Wednesday, 15 July 2015

Batman: Arkham Knight - Review

Batman: Arkham Knight is the end. Rocksteady are done, finished with Batman. This is the conclusion, the finale.

Ok, so it’s likely the Batman games will continue without Rocksteady’s involvement, but we do know that this is the final game in the developer’s trilogy, meaning there was always going to be a weight of expectation here. In an industry now dominated by lazy annualizations and copy-and-paste game design, it’s somewhat refreshing for a developer to turn around and say “no we’re done, this is it” and step back from their creation.

And that's something that needs to be stressed. Batman, in video game terms at least, is very much Rocksteady’s creation. Arkham Asylum completely overhauled not just Batman as a video game character but superhero games as a whole. For quite possibly the first time we actually felt like Batman, and boy was it mighty satisfying.  

So, credit where credit is due, Arkham Knight does feel like the end of a journey. This is a much darker, bleaker game than the ones that preceded it.

Picking up where Arkham City left off, Batman now has to defend the whole of Gotham City from Scarecrow as he launches an attack with his newly developed fear toxin. The death of the Joker meanwhile, hangs over the entire story. Despite being a rather underwhelming add-on, I thought Rocksteady did a great job capturing the right tone in Harley Quinn’s Revenge. Batman, for all his run-ins with the Joker, seemed to be in mourning for the demented psychopath and this mood carries over into Arkham Knight.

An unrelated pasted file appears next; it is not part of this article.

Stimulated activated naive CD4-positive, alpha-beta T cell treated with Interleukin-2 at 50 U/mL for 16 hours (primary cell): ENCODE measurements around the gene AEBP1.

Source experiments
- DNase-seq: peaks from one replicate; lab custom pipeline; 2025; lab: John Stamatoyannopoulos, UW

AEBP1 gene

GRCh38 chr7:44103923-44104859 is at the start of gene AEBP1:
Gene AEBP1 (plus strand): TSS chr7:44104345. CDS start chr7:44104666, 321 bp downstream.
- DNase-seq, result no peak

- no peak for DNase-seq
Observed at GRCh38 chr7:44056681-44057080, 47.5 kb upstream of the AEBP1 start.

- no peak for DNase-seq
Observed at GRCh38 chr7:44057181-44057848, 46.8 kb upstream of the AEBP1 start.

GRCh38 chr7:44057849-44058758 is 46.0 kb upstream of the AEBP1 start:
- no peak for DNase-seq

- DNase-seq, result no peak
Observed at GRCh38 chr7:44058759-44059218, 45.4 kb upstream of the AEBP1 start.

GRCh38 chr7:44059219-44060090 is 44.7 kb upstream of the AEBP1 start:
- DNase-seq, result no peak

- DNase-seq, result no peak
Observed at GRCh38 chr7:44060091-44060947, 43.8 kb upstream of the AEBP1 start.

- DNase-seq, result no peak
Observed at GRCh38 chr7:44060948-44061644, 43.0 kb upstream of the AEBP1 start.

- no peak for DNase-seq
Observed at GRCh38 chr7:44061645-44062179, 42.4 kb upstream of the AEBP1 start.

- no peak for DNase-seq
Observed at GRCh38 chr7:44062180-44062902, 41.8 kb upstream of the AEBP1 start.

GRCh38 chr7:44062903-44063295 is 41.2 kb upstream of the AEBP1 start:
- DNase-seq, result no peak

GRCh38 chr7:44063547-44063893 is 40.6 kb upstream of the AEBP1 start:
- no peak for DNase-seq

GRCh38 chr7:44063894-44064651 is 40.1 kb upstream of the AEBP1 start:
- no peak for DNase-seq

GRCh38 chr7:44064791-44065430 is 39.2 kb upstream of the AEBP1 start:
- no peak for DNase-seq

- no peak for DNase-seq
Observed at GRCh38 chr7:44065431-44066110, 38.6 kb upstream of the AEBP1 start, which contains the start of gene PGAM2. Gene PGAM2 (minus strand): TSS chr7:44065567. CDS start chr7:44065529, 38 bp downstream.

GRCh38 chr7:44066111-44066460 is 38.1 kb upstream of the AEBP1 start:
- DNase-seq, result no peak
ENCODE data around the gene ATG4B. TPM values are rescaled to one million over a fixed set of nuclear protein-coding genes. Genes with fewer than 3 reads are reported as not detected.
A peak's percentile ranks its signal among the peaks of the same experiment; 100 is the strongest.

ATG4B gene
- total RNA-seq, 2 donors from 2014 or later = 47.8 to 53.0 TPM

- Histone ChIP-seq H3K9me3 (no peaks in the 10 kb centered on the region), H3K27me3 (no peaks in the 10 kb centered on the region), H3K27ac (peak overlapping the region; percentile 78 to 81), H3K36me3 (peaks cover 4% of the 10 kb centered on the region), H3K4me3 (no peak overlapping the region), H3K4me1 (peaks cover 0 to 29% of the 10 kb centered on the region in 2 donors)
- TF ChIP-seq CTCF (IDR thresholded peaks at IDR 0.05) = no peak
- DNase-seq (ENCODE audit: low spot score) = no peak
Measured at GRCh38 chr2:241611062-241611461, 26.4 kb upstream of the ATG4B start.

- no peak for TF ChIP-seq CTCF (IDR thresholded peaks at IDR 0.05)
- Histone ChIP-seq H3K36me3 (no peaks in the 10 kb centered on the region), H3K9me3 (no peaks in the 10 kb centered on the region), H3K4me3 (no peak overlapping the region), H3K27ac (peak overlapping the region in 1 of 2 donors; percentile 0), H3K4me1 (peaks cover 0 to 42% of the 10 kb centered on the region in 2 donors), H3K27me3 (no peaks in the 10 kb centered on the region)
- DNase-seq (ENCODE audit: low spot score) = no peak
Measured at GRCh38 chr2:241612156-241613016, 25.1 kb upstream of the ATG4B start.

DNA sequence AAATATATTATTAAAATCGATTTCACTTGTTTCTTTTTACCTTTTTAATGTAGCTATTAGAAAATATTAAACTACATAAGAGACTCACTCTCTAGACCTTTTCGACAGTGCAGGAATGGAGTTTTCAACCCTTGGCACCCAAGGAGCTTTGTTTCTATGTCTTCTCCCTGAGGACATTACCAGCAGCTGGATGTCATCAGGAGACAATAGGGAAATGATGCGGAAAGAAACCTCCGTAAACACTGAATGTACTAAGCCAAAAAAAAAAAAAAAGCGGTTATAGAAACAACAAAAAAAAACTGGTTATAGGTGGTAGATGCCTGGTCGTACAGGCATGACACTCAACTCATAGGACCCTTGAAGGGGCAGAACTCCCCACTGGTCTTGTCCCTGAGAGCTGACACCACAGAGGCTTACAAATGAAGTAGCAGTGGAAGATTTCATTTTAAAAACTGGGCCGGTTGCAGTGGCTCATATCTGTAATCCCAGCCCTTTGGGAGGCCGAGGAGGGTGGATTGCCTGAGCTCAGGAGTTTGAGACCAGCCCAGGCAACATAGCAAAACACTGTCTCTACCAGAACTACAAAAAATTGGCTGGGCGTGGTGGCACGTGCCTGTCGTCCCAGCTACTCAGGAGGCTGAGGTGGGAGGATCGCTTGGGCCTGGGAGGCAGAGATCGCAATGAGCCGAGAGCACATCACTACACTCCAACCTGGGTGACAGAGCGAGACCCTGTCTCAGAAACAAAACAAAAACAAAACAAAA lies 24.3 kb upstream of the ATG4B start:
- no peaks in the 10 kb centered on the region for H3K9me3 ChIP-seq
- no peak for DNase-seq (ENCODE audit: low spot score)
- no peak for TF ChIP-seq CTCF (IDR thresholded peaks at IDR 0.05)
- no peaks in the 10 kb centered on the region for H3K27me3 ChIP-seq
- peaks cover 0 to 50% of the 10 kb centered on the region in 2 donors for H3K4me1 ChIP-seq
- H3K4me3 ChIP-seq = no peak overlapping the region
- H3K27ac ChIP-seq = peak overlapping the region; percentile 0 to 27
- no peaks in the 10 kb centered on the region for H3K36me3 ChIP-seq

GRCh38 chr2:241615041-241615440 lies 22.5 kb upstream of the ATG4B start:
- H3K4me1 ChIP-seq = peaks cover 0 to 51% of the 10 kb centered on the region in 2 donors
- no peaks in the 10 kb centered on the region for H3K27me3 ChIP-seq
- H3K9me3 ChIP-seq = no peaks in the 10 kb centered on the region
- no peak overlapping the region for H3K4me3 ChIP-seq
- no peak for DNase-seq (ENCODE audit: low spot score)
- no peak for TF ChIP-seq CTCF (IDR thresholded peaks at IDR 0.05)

It’s a shame then that the game itself suffers from a few problems, and I’m not talking about the mess that is the PC port. The big addition this time around is the introduction of the Batmobile, and Rocksteady really, really want you to like it. Want to break into a factory? You’ll need the Batmobile. Looking to take down some armed thugs? You’ll need the Batmobile. Oh, look, a bunch of tanks that are conveniently piloted remotely. Best call in the Batmobile to sort them out by blasting the hell out of them.

A huge amount of Arkham Knight’s runtime is handed over to the Batmobile and it never feels quite right. The car-cum-tank is an all-round monster, capable of blasting apart the army of “drones” that Scarecrow sends your way over the course of the game. What this amounts to is strafing left and right, dodging the incoming fire that’s highlighted blue by the Batmobile’s computer, and then mashing the fire trigger until everything is a pile of molten slag.

It’s bizarrely satisfying in the way all of Rocksteady’s Batman mechanics manage to be, but something about it seems off, not to mention it gets pretty monotonous after a while. Is this really what Batman would spend his time doing?

These vehicle combat segments are expanded later on when you battle tanks instead. These manage to be even more underwhelming as you wander around playing “vehicle stealth”, creeping behind tanks and shooting them in their weak point. This also makes up what is really the game’s only real boss battle…

What’s worse, it means that the stealth and combat sections, the bits that really made the first two games, take a hit. There’s less time being Batman and more time spent playing as Tankman.